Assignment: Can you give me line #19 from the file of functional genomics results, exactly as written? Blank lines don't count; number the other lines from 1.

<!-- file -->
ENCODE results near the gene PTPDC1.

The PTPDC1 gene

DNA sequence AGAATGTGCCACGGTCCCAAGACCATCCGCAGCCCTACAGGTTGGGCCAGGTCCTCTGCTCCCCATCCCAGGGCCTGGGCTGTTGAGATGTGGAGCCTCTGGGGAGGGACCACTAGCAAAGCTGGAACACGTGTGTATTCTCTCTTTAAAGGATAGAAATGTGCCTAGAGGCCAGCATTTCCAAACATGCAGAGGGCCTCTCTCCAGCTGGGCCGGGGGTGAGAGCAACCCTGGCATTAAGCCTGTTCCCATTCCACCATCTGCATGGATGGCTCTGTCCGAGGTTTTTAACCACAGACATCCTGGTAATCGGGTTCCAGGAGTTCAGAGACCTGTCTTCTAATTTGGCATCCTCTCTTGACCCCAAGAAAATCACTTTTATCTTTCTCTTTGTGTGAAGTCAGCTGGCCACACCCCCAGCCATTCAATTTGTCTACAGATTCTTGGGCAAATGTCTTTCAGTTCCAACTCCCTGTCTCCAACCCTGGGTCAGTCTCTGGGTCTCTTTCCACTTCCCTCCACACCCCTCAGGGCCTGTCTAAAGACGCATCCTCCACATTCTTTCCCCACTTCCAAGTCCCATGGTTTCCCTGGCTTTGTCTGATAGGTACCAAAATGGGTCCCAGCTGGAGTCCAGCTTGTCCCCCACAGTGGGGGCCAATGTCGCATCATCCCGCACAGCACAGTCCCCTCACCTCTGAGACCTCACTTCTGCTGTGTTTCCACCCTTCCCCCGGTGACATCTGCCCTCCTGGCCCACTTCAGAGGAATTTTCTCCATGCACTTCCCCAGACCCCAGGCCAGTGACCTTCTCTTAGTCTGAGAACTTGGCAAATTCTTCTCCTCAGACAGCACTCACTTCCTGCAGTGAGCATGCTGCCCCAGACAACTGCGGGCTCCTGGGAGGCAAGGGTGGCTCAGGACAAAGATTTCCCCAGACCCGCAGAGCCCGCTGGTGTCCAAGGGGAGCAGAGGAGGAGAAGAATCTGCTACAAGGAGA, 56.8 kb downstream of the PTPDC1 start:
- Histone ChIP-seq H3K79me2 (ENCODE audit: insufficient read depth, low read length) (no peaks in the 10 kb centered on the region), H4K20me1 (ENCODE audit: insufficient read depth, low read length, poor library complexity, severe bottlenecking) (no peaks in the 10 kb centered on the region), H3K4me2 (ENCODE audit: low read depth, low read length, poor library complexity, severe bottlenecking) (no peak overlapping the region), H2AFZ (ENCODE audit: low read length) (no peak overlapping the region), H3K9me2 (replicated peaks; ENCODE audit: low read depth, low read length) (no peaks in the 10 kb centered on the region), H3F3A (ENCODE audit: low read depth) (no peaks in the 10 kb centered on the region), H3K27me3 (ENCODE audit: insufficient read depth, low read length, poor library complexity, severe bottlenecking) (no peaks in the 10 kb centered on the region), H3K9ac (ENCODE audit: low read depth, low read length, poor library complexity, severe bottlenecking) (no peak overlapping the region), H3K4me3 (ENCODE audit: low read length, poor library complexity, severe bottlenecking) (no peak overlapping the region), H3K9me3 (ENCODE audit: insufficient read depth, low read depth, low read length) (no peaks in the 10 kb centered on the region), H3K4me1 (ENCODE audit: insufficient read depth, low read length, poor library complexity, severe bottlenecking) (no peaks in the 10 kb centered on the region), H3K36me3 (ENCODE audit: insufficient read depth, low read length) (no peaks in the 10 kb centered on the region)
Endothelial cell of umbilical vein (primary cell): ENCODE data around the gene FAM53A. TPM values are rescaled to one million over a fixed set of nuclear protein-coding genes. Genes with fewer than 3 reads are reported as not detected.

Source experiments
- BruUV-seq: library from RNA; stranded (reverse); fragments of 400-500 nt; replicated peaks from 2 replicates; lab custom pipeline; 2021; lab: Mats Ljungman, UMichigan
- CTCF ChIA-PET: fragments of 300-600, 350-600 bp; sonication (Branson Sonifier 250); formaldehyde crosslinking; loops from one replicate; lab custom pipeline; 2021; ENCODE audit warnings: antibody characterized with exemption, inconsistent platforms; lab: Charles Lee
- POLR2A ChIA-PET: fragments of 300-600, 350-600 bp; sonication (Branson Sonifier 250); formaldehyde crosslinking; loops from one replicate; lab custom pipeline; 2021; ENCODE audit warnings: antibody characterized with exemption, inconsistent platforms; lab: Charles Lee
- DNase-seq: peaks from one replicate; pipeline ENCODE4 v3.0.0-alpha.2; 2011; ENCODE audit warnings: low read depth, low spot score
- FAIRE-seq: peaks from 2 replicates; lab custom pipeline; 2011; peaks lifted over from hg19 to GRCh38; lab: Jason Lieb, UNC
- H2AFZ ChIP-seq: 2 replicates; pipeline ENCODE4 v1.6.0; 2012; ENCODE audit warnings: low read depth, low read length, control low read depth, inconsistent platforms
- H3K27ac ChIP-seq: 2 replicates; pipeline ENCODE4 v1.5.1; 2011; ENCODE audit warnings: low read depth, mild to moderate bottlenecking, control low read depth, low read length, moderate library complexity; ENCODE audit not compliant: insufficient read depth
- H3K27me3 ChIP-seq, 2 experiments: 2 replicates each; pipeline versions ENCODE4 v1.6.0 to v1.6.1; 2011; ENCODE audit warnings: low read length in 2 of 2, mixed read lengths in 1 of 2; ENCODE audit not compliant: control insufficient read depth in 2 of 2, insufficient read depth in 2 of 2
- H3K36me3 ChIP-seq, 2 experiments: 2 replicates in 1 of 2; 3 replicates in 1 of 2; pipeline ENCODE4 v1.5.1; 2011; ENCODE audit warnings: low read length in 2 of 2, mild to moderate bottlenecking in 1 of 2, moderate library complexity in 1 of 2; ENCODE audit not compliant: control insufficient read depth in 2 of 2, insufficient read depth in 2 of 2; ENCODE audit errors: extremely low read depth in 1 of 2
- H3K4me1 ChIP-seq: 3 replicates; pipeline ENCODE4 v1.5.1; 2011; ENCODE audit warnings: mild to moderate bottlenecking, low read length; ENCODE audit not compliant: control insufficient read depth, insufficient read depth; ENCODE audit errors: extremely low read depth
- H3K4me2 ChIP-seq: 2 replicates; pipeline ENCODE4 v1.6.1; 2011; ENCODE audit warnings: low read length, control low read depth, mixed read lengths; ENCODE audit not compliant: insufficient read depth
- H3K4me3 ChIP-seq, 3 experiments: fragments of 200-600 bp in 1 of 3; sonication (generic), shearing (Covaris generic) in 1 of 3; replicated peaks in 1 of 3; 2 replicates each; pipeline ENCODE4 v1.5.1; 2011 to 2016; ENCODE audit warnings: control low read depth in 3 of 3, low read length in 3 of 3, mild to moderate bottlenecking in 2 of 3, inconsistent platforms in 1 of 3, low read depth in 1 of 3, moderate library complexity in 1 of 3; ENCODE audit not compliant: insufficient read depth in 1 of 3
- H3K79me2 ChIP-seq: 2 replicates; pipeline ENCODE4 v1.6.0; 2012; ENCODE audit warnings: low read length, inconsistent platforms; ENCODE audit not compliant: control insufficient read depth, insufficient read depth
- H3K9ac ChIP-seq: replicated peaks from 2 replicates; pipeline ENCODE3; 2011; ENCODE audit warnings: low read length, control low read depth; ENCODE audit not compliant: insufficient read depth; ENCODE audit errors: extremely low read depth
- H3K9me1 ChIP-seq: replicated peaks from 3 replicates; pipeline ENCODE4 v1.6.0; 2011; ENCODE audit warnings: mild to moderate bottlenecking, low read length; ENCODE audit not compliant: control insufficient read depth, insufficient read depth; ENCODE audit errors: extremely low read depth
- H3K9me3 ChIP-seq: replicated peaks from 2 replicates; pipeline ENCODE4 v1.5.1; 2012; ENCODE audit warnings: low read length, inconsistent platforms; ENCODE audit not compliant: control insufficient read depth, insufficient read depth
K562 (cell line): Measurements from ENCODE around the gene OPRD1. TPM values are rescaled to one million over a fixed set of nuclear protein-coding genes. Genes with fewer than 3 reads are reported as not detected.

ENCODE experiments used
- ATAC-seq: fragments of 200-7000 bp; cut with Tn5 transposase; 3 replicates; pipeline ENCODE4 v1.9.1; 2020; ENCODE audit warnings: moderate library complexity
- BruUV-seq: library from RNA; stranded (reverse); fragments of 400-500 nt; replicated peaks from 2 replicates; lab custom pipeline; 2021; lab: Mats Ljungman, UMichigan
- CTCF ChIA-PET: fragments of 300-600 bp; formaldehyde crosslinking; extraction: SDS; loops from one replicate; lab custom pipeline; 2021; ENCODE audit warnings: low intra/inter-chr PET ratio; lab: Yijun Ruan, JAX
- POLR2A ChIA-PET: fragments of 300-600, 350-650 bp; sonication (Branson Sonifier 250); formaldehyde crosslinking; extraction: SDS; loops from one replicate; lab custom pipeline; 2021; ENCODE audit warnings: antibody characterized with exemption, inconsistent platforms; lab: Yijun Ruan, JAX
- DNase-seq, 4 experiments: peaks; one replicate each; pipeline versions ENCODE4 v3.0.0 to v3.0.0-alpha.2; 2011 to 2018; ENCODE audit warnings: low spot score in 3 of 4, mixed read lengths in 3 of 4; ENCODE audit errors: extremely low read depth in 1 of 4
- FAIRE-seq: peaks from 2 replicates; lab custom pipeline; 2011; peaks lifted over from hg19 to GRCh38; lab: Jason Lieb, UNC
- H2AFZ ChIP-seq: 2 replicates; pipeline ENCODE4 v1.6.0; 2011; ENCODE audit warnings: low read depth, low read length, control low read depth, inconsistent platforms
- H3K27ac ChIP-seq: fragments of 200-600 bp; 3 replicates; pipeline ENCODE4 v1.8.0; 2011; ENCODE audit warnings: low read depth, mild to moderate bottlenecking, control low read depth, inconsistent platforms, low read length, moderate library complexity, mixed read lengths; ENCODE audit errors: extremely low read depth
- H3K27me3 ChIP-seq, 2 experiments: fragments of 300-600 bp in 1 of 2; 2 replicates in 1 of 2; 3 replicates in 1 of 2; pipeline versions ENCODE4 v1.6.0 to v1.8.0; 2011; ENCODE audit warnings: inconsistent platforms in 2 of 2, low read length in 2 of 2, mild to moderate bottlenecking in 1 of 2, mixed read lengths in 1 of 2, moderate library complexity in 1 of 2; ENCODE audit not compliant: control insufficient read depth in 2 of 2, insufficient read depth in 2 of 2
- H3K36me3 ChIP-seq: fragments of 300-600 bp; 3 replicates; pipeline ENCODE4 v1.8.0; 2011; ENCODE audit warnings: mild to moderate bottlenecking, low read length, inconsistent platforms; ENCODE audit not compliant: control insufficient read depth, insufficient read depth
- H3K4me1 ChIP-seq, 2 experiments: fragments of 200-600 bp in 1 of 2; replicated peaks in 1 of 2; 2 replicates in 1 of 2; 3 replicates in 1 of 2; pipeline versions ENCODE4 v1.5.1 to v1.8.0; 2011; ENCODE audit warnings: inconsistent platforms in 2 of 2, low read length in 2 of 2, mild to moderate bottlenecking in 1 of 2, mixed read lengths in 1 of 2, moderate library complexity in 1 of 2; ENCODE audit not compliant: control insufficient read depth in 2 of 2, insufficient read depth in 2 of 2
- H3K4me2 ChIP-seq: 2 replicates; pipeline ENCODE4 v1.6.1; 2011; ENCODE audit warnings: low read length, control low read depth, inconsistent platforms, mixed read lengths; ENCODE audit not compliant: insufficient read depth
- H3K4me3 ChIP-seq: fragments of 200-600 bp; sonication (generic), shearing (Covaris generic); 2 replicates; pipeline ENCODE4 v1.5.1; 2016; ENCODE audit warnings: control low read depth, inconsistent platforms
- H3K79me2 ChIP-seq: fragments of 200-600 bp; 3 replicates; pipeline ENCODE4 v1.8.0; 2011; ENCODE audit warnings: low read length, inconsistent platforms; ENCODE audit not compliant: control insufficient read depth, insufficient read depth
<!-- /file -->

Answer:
- H3K79me2 ChIP-seq: 2 replicates; pipeline ENCODE4 v1.6.0; 2012; ENCODE audit warnings: low read length, inconsistent platforms; ENCODE audit not compliant: control insufficient read depth, insufficient read depth